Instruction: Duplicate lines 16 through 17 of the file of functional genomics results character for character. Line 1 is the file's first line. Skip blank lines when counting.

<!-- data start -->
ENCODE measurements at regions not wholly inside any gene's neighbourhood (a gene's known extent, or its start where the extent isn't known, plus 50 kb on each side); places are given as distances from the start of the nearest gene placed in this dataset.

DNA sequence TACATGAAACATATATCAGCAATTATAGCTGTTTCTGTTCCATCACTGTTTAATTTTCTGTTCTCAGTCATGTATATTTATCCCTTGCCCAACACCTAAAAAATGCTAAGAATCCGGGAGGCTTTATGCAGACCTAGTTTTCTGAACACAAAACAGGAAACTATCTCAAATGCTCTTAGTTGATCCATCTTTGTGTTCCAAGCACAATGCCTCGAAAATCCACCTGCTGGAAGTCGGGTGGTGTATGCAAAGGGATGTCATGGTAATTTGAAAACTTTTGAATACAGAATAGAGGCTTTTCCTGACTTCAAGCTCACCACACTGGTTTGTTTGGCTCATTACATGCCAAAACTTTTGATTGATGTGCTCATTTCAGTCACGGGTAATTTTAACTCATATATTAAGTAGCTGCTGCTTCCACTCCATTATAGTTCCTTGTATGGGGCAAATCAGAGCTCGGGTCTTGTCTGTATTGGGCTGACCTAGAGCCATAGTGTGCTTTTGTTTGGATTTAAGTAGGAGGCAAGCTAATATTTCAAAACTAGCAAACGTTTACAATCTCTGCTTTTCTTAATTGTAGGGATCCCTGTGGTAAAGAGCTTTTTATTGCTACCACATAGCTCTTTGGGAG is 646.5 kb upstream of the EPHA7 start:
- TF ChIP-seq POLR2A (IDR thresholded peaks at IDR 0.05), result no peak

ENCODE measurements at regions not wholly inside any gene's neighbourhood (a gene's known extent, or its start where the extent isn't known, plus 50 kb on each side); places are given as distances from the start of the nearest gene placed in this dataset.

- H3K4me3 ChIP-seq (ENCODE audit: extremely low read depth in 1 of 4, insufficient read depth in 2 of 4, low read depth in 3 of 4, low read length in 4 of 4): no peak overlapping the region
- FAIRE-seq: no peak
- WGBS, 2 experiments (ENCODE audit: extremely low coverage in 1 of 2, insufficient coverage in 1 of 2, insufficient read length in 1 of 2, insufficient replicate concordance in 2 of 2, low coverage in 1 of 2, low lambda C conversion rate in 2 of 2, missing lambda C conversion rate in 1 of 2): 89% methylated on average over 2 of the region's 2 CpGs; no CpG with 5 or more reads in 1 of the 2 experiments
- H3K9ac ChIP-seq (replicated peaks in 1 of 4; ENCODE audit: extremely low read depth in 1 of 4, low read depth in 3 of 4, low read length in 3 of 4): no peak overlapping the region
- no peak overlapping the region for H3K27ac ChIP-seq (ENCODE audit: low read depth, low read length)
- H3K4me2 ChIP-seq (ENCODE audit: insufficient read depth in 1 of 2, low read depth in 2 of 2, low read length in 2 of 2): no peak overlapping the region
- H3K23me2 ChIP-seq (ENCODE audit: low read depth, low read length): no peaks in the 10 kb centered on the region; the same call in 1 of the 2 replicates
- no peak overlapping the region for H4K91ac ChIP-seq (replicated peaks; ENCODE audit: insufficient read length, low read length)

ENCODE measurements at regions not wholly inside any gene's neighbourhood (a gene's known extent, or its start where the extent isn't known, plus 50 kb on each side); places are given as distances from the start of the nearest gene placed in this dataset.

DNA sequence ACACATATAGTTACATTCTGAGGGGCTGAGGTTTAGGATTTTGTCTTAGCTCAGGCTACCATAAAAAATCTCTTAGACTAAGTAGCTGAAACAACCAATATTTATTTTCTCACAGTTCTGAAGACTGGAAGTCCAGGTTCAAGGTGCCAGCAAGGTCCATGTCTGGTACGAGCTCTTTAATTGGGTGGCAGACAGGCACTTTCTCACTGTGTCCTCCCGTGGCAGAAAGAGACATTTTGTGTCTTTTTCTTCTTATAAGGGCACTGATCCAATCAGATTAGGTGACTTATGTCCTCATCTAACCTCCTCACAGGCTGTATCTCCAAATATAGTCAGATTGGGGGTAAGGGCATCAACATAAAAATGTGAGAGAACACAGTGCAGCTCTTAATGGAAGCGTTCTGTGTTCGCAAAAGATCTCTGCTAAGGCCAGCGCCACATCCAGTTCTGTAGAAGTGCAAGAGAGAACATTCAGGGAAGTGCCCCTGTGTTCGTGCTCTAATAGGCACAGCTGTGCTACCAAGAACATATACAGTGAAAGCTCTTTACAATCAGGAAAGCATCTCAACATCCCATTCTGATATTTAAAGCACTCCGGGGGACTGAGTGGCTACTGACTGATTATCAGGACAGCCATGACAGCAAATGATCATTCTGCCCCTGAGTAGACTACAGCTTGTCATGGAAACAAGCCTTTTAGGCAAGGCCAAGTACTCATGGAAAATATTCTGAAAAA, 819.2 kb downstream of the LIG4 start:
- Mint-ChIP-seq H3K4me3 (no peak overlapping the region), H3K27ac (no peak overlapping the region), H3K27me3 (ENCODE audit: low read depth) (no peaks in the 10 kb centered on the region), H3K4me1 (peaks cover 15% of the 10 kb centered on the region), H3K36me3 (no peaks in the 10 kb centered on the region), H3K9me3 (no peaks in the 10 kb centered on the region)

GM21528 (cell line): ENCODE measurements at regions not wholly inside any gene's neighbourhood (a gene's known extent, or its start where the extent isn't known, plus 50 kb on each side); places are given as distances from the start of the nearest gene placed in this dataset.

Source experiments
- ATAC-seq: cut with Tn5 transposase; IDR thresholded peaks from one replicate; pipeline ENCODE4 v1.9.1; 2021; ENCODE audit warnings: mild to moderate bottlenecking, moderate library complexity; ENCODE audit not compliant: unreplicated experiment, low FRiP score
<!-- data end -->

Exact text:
GM21528 (cell line): ENCODE measurements at regions not wholly inside any gene's neighbourhood (a gene's known extent, or its start where the extent isn't known, plus 50 kb on each side); places are given as distances from the start of the nearest gene placed in this dataset.

Source experiments